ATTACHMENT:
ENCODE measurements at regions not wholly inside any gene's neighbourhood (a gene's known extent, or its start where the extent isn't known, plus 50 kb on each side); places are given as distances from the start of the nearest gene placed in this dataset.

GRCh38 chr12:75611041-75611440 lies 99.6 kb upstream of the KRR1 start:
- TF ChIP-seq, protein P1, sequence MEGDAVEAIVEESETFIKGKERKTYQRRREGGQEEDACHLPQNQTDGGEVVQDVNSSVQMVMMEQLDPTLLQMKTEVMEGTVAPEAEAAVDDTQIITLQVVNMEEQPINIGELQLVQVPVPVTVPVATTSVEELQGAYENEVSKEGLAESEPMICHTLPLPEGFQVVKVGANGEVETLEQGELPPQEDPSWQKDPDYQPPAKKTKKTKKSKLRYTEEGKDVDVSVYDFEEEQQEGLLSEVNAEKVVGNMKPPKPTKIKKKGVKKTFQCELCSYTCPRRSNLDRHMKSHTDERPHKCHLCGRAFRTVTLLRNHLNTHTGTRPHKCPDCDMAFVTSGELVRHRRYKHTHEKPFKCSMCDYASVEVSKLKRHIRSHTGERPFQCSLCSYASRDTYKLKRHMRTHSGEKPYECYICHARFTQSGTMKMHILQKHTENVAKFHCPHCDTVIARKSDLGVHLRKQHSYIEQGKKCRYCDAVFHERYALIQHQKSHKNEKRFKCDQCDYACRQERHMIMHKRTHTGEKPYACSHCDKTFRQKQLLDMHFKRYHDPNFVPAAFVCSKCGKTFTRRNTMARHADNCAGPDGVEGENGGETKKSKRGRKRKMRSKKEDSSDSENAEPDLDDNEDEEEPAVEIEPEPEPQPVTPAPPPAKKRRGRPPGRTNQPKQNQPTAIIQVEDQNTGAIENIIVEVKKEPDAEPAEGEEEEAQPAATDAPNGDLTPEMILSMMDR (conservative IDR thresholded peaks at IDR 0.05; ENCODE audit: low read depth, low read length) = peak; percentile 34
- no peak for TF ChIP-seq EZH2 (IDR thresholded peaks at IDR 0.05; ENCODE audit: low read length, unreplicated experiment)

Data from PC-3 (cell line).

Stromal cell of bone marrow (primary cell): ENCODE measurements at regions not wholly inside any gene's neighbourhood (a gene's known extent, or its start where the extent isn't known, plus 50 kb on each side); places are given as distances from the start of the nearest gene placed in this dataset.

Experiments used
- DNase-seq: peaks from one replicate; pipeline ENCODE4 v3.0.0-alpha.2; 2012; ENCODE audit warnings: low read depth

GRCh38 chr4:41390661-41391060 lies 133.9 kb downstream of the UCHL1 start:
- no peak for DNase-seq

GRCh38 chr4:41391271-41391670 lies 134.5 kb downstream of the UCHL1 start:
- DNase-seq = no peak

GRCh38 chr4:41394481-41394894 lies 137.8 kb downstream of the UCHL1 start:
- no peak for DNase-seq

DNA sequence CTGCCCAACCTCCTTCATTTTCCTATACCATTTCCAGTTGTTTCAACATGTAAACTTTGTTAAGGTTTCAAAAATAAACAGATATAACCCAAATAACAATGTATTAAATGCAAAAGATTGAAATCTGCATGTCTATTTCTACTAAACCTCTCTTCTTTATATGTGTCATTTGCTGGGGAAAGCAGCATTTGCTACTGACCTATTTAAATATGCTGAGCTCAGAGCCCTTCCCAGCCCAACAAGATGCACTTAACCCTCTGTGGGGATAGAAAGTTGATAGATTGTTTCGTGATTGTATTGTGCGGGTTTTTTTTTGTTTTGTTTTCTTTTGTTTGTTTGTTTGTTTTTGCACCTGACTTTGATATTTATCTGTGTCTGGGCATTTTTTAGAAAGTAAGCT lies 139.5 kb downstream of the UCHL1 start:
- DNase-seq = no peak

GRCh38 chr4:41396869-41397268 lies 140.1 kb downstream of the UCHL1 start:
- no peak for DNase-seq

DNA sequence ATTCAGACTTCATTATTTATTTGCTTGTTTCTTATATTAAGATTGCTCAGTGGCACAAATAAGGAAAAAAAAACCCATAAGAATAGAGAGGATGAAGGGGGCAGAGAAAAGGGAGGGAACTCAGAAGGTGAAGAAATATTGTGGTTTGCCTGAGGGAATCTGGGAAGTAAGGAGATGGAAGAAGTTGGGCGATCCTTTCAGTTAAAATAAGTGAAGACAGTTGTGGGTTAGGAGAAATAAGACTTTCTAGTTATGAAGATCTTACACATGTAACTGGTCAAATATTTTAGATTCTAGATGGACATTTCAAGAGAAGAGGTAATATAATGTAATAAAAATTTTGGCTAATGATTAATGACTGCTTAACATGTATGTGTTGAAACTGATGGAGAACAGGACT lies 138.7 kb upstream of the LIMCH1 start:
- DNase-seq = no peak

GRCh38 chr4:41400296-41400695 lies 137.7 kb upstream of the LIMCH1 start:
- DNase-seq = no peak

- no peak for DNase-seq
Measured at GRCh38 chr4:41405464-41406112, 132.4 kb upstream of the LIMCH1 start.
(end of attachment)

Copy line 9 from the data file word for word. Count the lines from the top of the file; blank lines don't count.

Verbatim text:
GRCh38 chr4:41390661-41391060 lies 133.9 kb downstream of the UCHL1 start: